Cry, my beloved, mourning country

February 11, 2009 12:00 am

, NAIROBI, Kenya, Feb 11 – Kenya has indeed become a mourning country. That is now a well known fact. What has not come out clearly is that we have two sets of mourners.

The first set involves ordinary Kenyans who have limited options for implementing remedies to the myriad of problems that afflict the nation. They, alas, squandered their chances during the elections by voting in leaders based on euphoria of phantom change and the lure of monetary inducements.

Having lost their golden chance then, all they can do now is to mourn about anything and everything, from the failure to pay tax by the ladies and gentlemen they voted for barely 14 months ago to the melee of corrupt scandals that are unfolding with reckless abandon. Short of the recall clause in the constitution, the first set of mourning Kenyans have to wait for 2012 to spill blood and demonstrate their displeasure.

The second set of the mourning Kenyans involves leaders who have been vested with the responsibility to effect change and offer solutions to the problems affecting our people. The alacrity with which this group is wailing and mourning is really baffling. The milkman is crying about perpetual delays in milking the cows. The farmer is all tears about the weed that has invaded his farm .The chef is ashen with anger about the awful taste of the food he has cooked. What is the world coming to? If the store man becomes the chief wailer about the disappearing tools from the store, what about the rest of us, mere mortals?

Let’s just take a cursory look at three cases of this new-found style of professional mourning. I will start with the gallant lady from Gichugu, the Minister for Justice, Constitutional Affairs and National Cohesion, Martha Wangari Karua. Addressing the ‘Kenya We Want’ talking shop, the good Minister complained that there are 870,000 pending cases in our courts system. Yes, that’s close to a million cases pending. This, even by the standards of a banana republic, is an unacceptable situation.

It would have been better had that complaint come from the first set of mourners, the ordinary Kenyans. The bad news is that this mourning came from none other than the Minister in charge of the Judiciary. If the Minister who has real power, the separation of institutions notwithstanding, is the one leading in the mourning spree, what are we to do?

If I were the Minister for Justice, I would go racing to my boss and tell him; “look, I think you made the right choice by appointing me to be your Minister, but I think that there are other Kenyans from the same place. Hii kazi imenishinda and you would rather sort yourself out and get somebody else who can clear the mess in our Judiciary”.

For her efforts, the Minister for Justice earns herself a shining gold medal of the Order of the Wailing Warrior (OWW)

The second example of the wailing, shrieking store men is none other than the mercurial Prime Minister himself. The Right Honourable Raila Odinga was quoted recently saying that he had invited an international team to probe the National Cereals and Produce Board (NCPB). Reason? He believes there may be some problems at the parastatal.

What he did not tell us is that the Public Sector Reforms and Performance Contracting Unit is right in the office of the Prime Minister. That is the unit vested with ensuring that there are processes within the public sector, including parastatals like NCPB that helps us not to close the stable when the horse has already bolted. The Prime Minister did not tell us that the Inspector General of State Corporations and the efficiency monitoring unit are all in his office. As he joins us in the wailing, he needs to advise us whether these institutions should be folded up now that he has invited international experts to probe the maize-gate. For this ‘slight’ omission, the Prime Minister earns himself a silver medal of the Order of the Wailing Warrior.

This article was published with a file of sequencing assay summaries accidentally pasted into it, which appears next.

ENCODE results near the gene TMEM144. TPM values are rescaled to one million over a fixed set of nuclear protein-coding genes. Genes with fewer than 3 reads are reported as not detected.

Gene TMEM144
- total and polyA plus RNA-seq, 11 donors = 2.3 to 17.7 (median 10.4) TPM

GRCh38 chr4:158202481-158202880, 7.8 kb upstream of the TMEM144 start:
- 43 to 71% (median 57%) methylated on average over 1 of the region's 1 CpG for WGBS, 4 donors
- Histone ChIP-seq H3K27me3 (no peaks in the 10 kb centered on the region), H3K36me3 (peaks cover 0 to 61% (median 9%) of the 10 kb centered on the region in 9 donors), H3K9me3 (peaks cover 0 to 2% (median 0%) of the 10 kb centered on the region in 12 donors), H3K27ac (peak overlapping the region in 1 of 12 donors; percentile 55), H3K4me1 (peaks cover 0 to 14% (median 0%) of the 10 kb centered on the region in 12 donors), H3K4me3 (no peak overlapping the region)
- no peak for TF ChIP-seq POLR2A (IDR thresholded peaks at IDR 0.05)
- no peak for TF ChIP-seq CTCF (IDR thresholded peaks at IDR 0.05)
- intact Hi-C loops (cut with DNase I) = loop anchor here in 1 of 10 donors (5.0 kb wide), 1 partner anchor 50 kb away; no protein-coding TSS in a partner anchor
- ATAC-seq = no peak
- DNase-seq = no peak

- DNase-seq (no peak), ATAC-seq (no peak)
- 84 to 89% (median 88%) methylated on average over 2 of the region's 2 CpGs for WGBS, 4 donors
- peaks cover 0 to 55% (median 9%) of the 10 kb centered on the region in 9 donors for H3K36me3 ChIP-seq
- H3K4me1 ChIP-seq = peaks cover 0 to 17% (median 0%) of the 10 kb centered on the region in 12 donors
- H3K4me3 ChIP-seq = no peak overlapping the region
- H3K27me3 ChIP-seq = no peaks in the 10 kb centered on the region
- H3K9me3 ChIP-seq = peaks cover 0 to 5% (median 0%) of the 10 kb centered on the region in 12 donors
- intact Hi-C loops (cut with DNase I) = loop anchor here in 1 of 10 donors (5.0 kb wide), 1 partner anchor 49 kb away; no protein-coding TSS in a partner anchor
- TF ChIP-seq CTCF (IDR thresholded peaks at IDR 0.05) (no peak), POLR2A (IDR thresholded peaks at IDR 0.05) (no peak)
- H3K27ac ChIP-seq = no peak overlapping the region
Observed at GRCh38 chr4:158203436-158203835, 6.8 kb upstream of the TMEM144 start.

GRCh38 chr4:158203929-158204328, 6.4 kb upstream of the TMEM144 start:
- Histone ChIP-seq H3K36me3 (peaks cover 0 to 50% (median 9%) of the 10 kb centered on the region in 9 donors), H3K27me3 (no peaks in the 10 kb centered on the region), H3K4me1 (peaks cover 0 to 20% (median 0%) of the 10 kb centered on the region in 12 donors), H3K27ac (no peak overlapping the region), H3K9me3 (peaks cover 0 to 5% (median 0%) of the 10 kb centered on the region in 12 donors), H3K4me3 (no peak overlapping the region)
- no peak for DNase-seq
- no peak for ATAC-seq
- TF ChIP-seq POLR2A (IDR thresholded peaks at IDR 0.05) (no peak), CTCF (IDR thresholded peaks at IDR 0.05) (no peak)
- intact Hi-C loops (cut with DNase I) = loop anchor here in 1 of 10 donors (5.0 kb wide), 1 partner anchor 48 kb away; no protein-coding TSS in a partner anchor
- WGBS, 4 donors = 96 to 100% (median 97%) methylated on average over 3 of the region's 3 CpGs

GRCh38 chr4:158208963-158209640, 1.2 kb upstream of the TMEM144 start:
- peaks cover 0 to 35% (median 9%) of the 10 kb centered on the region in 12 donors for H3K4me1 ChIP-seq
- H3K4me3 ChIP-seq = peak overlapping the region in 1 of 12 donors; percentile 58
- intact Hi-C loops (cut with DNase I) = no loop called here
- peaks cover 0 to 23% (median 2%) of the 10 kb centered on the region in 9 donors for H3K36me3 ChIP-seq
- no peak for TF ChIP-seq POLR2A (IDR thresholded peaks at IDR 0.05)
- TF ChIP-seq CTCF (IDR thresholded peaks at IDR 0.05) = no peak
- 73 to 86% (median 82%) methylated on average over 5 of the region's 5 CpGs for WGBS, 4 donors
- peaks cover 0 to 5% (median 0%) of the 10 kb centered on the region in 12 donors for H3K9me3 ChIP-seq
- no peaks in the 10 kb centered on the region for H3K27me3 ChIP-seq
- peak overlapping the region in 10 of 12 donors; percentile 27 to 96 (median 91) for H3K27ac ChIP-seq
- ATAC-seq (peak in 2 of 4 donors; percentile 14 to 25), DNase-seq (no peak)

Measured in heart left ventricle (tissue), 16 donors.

The bronze medal goes to the latest dreamer-philosopher, the Hon Mutula Kilonzo. When the nation was coming to terms with the grief that was the Nakumatt fire tragedy, the good mheshimiwa from Mbooni was lamenting about the lack of fire fighting equipment in Nairobi City, the heart of the grandiose Nairobi metropolis. Now, this lamentation did not come from the relatives of the Nakumatt victims; it came from the Minister for Nairobi Metropolitan Development.

While developing the lofty dream that is Nairobi 2030, the Minister did not see the need to start with small baby steps, what we refer to in management parlance as “Quick Wins”. Had he done so, he would have seen the need to start with deliverable number 001:-Fire fighting equipment for the City of Nairobi.

I honestly think that our ministers need to learn the spelling or pronunciation of one particular word. To be of unsolicited help, I will spell it for them. It is ‘R’ for Romeo (What your Juliets call you), ‘E’ for Echo (Like you hear when they call you Mheshimiwa), ‘S’ for Sugar (Duty free, of course), ‘I’ for India (From where the Prime Minister recently returned, enlightened), ‘G’ for Golf (Where you spend our billions relaxing) and ‘N’ for Nancy, whoever that is.

Short of that, Mr President, kindly do the needful.

The writer is the Secretary General, Centre for Strategic and International Studies (CSIS) [email protected]. Views expressed in this article do not necessarily represent those of Capital Group Ltd.


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